The white dwarf Sirius B appears as a dot on the lower left portion of this Hubble image. It orbits its bright companion, Sirius, every 50 years. Image: NASA/HE Bond/E Nelan/M Barstow/M Burleigh/JB Holberg/STScI/U Leicester/U Ariz.
Internal structure of various white dwarf types.
A white dwarf is a dim, dense, planet-sized star that marks the evolutionary endpoint for all but the most massive stars (see stars, evolution). The first white dwarf to be discovered, in 1862, and the closest to the Sun, is the companion of Sirius.
White dwarfs form from the collapse of stellar cores in which nuclear fusion has stopped, and are exposed to space following the loss of the old star's bloated outer envelope, typically as a planetary nebula. They consist of electron degenerate matter, which provides the pressure needed to prevent further collapse, providing that the mass of the dwarf doesn't exceed the Chandrasekhar limit of about 1.4 solar masses.
Even a fairly large white dwarf, with a mass similar to that of the Sun, is only about as big as Earth. A piece of it the size of a sugar cube would weigh about as the same as a hippopotamus.
Types of white dwarf
Lighter mass stars that never get around to burning carbon in their cores give rise to carbon-oxygen white dwarfs, while stars that start out with a mass of at least 4 solar masses may give rise to neon-oxygen dwarfs. In addition, white dwarfs differ in terms of their spectra which are dictated by the elements that dominate their surfaces. Three varieties – dA, dB and dO (where "d" stands for "degenerate") – have nearly pure surfaces of hydrogen or helium lying atop their cores, whereas PG 1159 stars appear to be partially exposed cores. White dwarfs may also have a mixture of elements on their surfaces, and are named accordingly. For example, dAB stars contain hydrogen and neutral helium, whereas dAO stars have hydrogen and ionized helium.
|Spectral classification of white dwarfs|
|dA||Only Balmer lines: no HeI or metals present|
|dB||HeI lines: no H or metals present|
|dC||Continuous spectrum, few or no lines visible|
|dO||HeII strong: HeI or H present|
|dZ||Metal lines only: no H or He lines|
|dQ||Carbon features, either atomic or molecular in
any part of the spectrum
ZZ Ceti star
A ZZ Ceti star is a white dwarf that is also a pulsating variable and changes in brightness by 0.001 to 0.2 magnitude over a period of 30 seconds to 25 minutes. Non-radial pulsations are involved with multiple periodicities, which result in only slight changes in the star's size but significant fluctuations in temperature. There are three subtypes: ZZA with DA (hydrogen absorption) spectra, ZZB with DB (helium absorption spectra), and ZZO, sometimes called GW Virginis stars, with extremely hot, DO spectra. Sometimes flares of about one magnitude are observed, but these may be due to UV Ceti type companion stars.
White dwarfs and supernovae
White dwarfs that consume matter from their companions can explode as type 1a supernovae, which are used as standard candles to measure cosmic distances. In 1988, these supernovae provided the evidence for the accelerating expansion of the universe when they were found to be dimmer than expected.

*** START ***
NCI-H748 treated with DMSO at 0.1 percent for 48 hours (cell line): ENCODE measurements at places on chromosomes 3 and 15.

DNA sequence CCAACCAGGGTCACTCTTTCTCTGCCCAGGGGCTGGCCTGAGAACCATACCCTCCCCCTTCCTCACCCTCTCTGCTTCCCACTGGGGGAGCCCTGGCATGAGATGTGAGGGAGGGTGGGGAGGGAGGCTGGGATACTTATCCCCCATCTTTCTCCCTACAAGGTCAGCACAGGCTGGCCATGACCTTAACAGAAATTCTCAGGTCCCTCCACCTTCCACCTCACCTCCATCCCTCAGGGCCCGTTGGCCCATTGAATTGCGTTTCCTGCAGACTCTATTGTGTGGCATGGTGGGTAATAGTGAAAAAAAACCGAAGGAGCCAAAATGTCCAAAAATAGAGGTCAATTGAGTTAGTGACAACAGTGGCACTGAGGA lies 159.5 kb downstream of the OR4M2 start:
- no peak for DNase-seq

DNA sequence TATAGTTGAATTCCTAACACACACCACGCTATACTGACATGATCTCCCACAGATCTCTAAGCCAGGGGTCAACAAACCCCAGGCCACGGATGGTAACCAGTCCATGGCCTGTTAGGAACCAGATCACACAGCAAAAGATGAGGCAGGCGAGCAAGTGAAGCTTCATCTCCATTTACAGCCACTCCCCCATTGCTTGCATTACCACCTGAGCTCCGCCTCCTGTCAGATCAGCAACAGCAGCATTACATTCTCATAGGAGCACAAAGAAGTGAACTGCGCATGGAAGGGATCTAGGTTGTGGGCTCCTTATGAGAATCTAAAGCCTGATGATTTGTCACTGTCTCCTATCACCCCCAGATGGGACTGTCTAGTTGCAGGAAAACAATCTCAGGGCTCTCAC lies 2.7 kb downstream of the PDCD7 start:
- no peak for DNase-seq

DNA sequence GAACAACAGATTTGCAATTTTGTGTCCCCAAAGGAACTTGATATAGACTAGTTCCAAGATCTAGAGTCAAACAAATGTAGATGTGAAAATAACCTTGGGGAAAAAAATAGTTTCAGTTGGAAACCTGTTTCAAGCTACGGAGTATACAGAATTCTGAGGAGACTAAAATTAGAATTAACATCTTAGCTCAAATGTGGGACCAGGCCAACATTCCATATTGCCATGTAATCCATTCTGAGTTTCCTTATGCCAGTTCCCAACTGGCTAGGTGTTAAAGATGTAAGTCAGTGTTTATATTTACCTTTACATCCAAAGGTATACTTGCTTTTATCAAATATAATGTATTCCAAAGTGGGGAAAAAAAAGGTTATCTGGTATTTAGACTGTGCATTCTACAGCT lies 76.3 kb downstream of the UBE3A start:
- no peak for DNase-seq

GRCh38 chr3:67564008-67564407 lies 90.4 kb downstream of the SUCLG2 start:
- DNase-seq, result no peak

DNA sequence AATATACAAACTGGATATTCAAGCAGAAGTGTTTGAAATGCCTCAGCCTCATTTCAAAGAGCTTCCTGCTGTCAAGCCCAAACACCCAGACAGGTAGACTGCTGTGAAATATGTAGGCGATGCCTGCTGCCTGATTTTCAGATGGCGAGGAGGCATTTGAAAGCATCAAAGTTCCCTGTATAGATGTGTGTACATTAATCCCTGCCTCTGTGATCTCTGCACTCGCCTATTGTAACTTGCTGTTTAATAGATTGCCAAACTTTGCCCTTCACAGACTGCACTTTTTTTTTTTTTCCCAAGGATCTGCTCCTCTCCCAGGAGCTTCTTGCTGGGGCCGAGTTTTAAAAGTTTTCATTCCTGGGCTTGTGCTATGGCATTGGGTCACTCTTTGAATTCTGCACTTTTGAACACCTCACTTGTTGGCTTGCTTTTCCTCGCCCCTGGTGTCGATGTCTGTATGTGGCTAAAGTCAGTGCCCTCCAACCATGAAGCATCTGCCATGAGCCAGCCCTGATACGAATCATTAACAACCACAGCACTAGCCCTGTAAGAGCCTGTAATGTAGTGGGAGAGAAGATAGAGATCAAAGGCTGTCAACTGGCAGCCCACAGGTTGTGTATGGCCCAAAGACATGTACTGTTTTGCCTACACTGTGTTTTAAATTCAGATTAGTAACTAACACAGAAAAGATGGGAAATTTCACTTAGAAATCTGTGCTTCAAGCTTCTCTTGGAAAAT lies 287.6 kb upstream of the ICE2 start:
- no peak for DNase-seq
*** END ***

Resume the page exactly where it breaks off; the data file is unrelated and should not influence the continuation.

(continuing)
Lightest white dwarf
|Artist's impression of SDSS J091709.55+463821.8.
Credit: David A. Aguilar (CfA)
The lowest-mass white dwarf known is SDSS J091709.55+463821.8, with only 17 percent the mass of the Sun. It lies 7,400 light-years away near the border of the constellations Lynx and Ursa Major. Its discovery was announced in 2007 by a team of American astronomers.
SDSS J091709.55+463821.8 is a member of a binary star system and has evidently lost much of its matter in the past to a companion star, which also appears to be a white dwarf. The two now orbit each other every 7.6 hours at a distance of about 1,040,000 kilometers and with a speed of 536,000 kilometers per hour.
Life around white dwarfs?
Could life exist on any planets around white dwarfs? This possibility is considered in a study, published in 2012 by Luca Fossati at the Open University in the UK and his colleagues, which suggests that an Earth-like planet in a white dwarf's habitable zone would receive enough light at the right wavelengths to sustain photosynthesis.1 At the same time, the team's simulations showed, such a planet would not be sterilized by harsh ultraviolet bombardment – receiving less than double the dose of UV experienced at the Earth's surface.
Other astrobiological advantages of white dwarfs are their stability and longevity. They're not prone to the kind of unpredictable and violent activity, including superflares, often demonstrated by red dwarfs, and they should be able to sustain a habitable zone around themselves for about 8 billion years, or almost twice the present age of Earth.
The biggest question mark hanging over white dwarfs, as regards their ability to nurture life, is whether they ever retain intact Earth- or super-Earth-sized planets in suitable orbits. No planets have yet been detected around white dwarfs, and it's unclear whether a rocky world could remain intact or in an orbit within the habitable zone given the trauma that a star goes through on its way to becoming a white dwarf, including the ejection of a planetary nebula.
1. Fossati, L., Bagnulo, S., Haswell, C. A., Patel, M. R., Busuttil, R., Kowalski, P. M., Shulyak, D. V., and Sterzik, M. F. "The habitability and detection of Earth-like planets orbiting cool white dwarfs." Accepted for publication in ApJ Letters.